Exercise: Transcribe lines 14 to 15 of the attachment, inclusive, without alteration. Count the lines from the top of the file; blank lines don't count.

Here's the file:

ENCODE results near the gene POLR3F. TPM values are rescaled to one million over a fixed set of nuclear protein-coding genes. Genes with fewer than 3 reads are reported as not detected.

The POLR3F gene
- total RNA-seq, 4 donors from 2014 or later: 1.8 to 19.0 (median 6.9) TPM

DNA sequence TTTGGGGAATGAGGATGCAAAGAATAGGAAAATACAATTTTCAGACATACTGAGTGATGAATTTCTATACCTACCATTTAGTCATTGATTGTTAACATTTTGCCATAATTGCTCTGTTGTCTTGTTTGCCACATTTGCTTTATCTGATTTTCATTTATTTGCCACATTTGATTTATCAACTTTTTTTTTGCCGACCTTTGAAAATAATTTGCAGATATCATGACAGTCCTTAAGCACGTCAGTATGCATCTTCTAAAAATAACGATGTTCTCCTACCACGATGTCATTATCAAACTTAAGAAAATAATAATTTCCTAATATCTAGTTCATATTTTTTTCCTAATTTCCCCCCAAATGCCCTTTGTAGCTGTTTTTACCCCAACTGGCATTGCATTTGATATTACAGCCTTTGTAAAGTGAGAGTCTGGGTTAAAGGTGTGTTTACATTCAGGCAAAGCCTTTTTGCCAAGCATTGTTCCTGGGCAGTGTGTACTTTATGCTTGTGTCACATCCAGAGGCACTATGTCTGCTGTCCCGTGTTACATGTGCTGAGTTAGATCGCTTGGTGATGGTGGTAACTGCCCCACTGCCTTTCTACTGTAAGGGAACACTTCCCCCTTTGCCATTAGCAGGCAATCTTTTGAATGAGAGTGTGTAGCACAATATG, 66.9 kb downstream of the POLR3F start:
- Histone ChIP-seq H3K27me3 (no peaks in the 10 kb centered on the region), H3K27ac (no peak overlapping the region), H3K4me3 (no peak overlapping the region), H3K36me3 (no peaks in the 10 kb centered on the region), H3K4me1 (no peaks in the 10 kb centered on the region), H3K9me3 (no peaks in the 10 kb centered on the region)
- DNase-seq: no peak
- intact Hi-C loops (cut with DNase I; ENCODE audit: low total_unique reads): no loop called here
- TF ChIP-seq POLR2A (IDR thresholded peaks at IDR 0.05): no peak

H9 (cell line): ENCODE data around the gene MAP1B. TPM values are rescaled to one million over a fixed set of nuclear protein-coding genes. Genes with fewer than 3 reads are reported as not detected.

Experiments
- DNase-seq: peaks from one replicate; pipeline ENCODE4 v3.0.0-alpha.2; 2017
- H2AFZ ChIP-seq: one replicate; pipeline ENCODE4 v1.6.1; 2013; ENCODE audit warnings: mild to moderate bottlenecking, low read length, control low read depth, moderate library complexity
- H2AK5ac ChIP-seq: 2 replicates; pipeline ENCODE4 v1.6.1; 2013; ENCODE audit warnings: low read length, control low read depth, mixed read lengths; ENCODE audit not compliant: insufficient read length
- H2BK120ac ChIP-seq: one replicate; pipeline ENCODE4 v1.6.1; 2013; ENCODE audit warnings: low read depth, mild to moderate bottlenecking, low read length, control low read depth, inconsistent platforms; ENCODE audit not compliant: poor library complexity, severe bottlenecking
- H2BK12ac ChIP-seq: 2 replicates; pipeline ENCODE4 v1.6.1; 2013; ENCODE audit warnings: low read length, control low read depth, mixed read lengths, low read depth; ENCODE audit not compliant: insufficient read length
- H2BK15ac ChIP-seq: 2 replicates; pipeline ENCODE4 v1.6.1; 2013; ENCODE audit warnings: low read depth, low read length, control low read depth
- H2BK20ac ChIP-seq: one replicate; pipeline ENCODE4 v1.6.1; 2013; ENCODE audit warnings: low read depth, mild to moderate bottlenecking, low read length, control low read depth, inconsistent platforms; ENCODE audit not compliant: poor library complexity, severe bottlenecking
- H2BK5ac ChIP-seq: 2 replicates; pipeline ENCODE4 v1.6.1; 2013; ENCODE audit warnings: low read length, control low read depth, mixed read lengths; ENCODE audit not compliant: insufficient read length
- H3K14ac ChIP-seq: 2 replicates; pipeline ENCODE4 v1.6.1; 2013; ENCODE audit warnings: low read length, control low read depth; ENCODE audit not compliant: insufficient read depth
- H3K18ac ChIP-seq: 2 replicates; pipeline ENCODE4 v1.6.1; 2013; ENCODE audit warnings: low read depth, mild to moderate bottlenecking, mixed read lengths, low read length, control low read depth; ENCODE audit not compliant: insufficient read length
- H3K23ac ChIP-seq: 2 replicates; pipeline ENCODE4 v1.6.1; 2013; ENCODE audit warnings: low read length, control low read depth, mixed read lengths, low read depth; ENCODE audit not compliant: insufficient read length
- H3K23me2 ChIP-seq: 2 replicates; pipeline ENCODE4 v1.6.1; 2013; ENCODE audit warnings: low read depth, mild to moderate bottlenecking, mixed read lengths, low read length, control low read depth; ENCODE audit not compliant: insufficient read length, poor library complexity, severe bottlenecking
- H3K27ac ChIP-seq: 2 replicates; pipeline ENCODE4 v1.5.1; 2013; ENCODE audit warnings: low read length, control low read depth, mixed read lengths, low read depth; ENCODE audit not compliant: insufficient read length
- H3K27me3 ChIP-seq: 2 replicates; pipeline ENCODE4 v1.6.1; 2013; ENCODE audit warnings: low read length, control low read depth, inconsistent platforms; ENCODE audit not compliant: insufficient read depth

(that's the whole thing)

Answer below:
- H2BK120ac ChIP-seq: one replicate; pipeline ENCODE4 v1.6.1; 2013; ENCODE audit warnings: low read depth, mild to moderate bottlenecking, low read length, control low read depth, inconsistent platforms; ENCODE audit not compliant: poor library complexity, severe bottlenecking
- H2BK12ac ChIP-seq: 2 replicates; pipeline ENCODE4 v1.6.1; 2013; ENCODE audit warnings: low read length, control low read depth, mixed read lengths, low read depth; ENCODE audit not compliant: insufficient read length